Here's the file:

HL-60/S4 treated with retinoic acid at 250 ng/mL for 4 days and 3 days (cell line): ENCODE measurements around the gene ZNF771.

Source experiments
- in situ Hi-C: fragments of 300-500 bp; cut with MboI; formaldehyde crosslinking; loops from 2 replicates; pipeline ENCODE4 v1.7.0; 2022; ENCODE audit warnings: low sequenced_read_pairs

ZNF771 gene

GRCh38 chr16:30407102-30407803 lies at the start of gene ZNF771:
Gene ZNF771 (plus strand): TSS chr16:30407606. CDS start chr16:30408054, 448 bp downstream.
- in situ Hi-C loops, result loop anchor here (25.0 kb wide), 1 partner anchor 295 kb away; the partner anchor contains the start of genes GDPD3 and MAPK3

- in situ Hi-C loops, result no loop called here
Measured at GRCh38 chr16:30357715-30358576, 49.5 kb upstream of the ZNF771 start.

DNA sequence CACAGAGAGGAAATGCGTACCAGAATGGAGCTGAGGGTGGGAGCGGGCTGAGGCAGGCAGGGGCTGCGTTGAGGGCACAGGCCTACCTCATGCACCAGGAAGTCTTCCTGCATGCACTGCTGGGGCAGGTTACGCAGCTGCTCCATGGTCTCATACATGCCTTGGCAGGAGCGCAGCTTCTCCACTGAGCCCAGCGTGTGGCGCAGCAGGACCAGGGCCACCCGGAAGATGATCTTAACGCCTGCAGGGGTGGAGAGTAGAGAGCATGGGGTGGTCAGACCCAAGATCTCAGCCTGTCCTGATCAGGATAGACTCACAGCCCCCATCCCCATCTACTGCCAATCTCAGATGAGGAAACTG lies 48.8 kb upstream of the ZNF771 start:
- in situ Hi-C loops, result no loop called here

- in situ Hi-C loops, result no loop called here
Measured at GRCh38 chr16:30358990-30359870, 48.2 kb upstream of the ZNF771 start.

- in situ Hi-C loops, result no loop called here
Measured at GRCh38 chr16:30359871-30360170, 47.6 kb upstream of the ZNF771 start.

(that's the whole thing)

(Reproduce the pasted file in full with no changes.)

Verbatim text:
HL-60/S4 treated with retinoic acid at 250 ng/mL for 4 days and 3 days (cell line): ENCODE measurements around the gene ZNF771.

Source experiments
- in situ Hi-C: fragments of 300-500 bp; cut with MboI; formaldehyde crosslinking; loops from 2 replicates; pipeline ENCODE4 v1.7.0; 2022; ENCODE audit warnings: low sequenced_read_pairs

ZNF771 gene

GRCh38 chr16:30407102-30407803 lies at the start of gene ZNF771:
Gene ZNF771 (plus strand): TSS chr16:30407606. CDS start chr16:30408054, 448 bp downstream.
- in situ Hi-C loops, result loop anchor here (25.0 kb wide), 1 partner anchor 295 kb away; the partner anchor contains the start of genes GDPD3 and MAPK3

- in situ Hi-C loops, result no loop called here
Measured at GRCh38 chr16:30357715-30358576, 49.5 kb upstream of the ZNF771 start.

DNA sequence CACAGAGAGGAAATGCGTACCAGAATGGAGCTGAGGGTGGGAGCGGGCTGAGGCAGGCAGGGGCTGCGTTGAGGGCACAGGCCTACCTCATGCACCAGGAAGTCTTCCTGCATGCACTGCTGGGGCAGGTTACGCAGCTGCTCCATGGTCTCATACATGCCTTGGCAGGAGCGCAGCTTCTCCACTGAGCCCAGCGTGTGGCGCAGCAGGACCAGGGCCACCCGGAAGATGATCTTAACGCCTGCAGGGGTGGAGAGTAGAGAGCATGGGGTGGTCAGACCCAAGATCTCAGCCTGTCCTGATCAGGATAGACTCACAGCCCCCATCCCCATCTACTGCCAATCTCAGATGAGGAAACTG lies 48.8 kb upstream of the ZNF771 start:
- in situ Hi-C loops, result no loop called here

- in situ Hi-C loops, result no loop called here
Measured at GRCh38 chr16:30358990-30359870, 48.2 kb upstream of the ZNF771 start.

- in situ Hi-C loops, result no loop called here
Measured at GRCh38 chr16:30359871-30360170, 47.6 kb upstream of the ZNF771 start.